Two military Humvees came up the road then – a reconnaissance team from the National Guard, 248th Engineers, part of the 192nd division out of Stratford. They were surveying the area, according to one of the drivers, to determine needs. Their trucks rolled by satellite broadcast and news service trucks that were nesting on either side of the road.

Unintentionally, Fairfield had found itself in the public eye. 

Peter Tallman August 30, 2011 at 02:12 PM
Thank God residents are cleaning up, the town certainly isn't. Trees and power lines strewn about. I drove to Greenfield Hill, near the town center and down to the beach. I did not see ONE town truck (There WERE 2 vans at Penfield though, yipee). This is on Tuesday morning, yet on Sunday night, restaurants were open and packed to the gills. What a joke.
Gerald Kuroghlian August 30, 2011 at 02:32 PM
The town employees have been everywhere clearing blocked roads and removing fallen trees. Don't be so quick to throw blame given the amount of work in front of them. Mike Tetreault is doing a great job as are those people working with him
Peter Tallman August 30, 2011 at 02:40 PM
Everywhere ??? Did they change the colors of the trucks ?
pam ritter August 30, 2011 at 03:37 PM
Does anyone know how many evacuated to stay at RLHS emergency shelter?
TJC August 30, 2011 at 03:39 PM
I heard from an official at RLHS that there were a total of 70 residents that checked in on Saturday/Sunday.
Tom Flynn August 30, 2011 at 03:51 PM
Glad to hear that the utility trucks are at the beach, because they certainly are not up in the Greenfield Hill area. Finally saw one crew there late Monday - where have they been for two days??? We still have no power/phones, as of Tuesday at noon. I thought they were bringing crews in from other states to supplement our normal work force - guess not......
Mike Lauterborn August 30, 2011 at 06:55 PM
Hi Peter... I beg to differ... I live in the beach area and have seen a steady stream of town trucks hauling tree debris down to the dump. Two just passed my house in the past minute... As to the businesses, it's important that they come back online as quickly as possible, especially in this economy. That's also an encouraging sign for many town residents -- that the worst is behind us.
Mike Lauterborn August 30, 2011 at 06:56 PM
Agreed, Gerald. I saw Mike this morning and commended him on the rapid response and constant updates.
Mike Lauterborn August 30, 2011 at 06:57 PM
Approximately 90 or so people.
Mike Lauterborn August 30, 2011 at 07:00 PM
The sluggish response by UI has certainly been an issue... I have addressed this in my latest update, which will go live just after midnight tonight. Look out for that and you'll see what the town is up against with outside service providers.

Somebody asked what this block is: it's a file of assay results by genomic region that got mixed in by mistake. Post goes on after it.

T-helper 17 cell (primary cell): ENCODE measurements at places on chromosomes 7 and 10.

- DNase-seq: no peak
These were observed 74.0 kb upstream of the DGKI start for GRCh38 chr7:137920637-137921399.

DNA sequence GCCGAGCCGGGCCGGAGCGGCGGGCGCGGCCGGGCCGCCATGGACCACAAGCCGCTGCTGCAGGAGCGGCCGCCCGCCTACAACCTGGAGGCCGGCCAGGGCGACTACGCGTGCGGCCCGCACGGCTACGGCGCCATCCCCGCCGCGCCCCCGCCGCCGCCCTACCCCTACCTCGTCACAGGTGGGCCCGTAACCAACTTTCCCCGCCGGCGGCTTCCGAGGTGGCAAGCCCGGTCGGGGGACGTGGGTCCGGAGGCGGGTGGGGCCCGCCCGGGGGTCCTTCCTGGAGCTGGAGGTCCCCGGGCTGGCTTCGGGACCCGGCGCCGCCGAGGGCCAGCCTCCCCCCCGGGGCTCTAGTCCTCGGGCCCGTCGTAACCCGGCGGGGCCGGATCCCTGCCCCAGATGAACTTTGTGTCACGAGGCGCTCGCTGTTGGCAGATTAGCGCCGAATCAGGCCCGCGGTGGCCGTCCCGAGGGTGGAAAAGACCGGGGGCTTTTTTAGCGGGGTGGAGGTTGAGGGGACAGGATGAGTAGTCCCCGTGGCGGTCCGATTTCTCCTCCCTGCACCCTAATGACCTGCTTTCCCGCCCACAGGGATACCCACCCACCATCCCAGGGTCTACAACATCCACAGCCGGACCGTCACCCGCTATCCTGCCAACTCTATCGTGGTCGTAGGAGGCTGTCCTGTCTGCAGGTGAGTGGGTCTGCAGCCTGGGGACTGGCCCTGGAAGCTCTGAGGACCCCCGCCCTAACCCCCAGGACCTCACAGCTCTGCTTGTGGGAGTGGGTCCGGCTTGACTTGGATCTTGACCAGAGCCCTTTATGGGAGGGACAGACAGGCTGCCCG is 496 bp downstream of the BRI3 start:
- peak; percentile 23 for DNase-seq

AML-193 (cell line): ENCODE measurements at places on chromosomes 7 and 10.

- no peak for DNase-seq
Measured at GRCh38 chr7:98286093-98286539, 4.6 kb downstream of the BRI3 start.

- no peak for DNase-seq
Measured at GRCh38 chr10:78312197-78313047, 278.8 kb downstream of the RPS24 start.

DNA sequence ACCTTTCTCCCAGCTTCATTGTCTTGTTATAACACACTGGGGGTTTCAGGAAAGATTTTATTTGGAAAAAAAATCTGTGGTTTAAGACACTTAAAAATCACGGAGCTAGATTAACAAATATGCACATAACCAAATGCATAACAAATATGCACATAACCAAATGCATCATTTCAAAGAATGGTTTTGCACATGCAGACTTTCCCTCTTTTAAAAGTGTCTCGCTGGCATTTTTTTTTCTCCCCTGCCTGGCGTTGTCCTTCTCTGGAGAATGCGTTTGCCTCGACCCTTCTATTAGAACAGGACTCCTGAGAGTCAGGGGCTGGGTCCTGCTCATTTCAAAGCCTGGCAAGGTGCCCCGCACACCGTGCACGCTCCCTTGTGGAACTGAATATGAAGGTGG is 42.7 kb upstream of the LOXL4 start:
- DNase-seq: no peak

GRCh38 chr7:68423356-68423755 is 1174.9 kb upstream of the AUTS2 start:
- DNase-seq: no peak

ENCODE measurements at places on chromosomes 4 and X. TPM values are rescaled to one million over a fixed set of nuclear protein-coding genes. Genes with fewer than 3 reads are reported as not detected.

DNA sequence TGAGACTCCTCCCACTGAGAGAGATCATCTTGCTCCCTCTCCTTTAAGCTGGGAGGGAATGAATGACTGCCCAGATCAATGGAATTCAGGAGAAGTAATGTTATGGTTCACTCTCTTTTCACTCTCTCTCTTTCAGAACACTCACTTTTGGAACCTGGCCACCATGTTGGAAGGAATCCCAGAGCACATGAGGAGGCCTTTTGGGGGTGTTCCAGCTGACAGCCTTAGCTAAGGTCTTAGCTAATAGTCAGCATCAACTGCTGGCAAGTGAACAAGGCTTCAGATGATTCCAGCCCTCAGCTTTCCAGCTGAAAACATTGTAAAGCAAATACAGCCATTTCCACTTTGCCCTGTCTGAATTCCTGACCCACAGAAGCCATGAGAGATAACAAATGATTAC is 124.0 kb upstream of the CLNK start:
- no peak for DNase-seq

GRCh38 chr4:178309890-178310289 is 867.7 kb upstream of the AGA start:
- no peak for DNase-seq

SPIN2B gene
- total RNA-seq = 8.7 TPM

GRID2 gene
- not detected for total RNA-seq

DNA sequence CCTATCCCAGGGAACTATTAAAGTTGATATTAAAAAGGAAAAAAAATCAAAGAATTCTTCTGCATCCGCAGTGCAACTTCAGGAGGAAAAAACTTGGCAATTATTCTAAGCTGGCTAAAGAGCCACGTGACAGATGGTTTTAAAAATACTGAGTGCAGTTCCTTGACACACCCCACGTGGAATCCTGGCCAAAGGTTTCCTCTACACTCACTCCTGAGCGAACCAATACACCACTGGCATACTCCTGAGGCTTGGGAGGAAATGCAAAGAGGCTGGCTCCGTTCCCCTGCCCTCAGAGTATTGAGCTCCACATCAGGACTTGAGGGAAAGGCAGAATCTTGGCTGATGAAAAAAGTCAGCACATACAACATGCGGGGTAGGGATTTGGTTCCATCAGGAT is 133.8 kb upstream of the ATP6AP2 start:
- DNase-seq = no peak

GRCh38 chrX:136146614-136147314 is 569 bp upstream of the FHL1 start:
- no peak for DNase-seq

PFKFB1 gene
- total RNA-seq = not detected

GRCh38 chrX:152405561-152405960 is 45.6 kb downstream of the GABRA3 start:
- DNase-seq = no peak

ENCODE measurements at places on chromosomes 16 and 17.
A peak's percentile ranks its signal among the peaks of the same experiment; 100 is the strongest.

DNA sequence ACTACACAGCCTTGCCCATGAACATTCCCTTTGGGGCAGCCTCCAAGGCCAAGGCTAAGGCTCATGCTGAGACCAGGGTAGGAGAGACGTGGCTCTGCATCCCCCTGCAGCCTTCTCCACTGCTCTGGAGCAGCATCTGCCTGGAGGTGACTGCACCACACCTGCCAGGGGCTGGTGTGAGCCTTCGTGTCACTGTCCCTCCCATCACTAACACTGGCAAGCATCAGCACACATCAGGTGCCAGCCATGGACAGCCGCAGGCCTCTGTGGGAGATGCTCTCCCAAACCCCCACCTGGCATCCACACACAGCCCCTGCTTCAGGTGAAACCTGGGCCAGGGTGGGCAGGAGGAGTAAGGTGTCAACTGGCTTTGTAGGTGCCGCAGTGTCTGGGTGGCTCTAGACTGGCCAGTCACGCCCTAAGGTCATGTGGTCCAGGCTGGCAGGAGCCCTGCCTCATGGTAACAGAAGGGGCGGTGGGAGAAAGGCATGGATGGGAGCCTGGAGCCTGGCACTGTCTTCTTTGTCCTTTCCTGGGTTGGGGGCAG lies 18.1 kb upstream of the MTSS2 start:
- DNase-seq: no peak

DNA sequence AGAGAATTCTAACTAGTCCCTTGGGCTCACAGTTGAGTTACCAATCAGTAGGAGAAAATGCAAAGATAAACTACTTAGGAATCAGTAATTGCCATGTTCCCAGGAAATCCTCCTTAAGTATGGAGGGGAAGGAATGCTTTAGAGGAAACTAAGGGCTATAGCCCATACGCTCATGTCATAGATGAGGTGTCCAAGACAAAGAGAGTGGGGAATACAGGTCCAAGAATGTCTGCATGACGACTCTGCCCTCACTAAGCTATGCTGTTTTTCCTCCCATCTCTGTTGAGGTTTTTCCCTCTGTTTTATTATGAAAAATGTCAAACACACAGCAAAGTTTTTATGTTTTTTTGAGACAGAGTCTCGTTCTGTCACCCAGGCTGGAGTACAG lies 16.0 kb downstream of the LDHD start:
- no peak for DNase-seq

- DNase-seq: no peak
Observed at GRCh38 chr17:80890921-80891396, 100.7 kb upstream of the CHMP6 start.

Karen August 30, 2011 at 07:09 PM
Should it have been a town priority to get the golf courses opened immediately? I still not have seen one town truck. Maybe all that's important is the golf courses and the beaches and not the rest of the town
TJC August 30, 2011 at 07:39 PM
I think too much attention is being paid to the golf courses and beaches. Its likely that there was very little work that needed to be performed on either of the courses or the beaches in order to reopen them.
susan hersh August 31, 2011 at 01:53 AM
We pay practically the highest electric rates in the country. The utility companies' response is far too slow for the huge monies they collect from us all !
Martha Kuczo August 31, 2011 at 02:44 AM
We are all frustrated by the devestation left in the wake of Irene. Does anyone realize the widespread damages that took place? You are wrong about UI. They have had crews working round-the-clock since the storm in Town. Restoring power after a storm of this magnatude is not a simple task. They assigned reps to work directly with the police & fire departments to expedite the process of getting the calls to their repair units. While normally other utility companies would come into our area to assist in repair, take a look at the map and see just how many states were damaged, and ask yourself where would these guys be coming from? Colorado? As for knocking the Town DPW, they are out there doing their job as well. If a tree is down and has wires involved, they cannot address it until the UI handles the power issue. So please, be patient! This is going to take some time. I will be as glad as anyone else when the power comes back on.
Karen August 31, 2011 at 02:58 PM
You are lucky to have seen UI crews and town crews working. I haven't
Jennifer Butler August 31, 2011 at 04:12 PM
We have trees wrapped in wires across our street and hanging 10 feet above the ground like slings. This is on Wednesday morning. We will not have power for many more days. What is going on down at the beach as far as trucks and repairs is not going on in the rest of the town. I'm grateful my store never lost power, and I can deal with a dark house with no power, but according to my neighbors who are home, the first truck came yesterday for one hour, a crew form Alabama. They said they would be back today, but who knows. One of my neighbors needs daily medical treatment that requires electricity, four of us would be in big trouble if there was a fire-we are unreachable on our cul de sac. We are all being patient and hoping for the best, but many of us are not seeing the changes you are.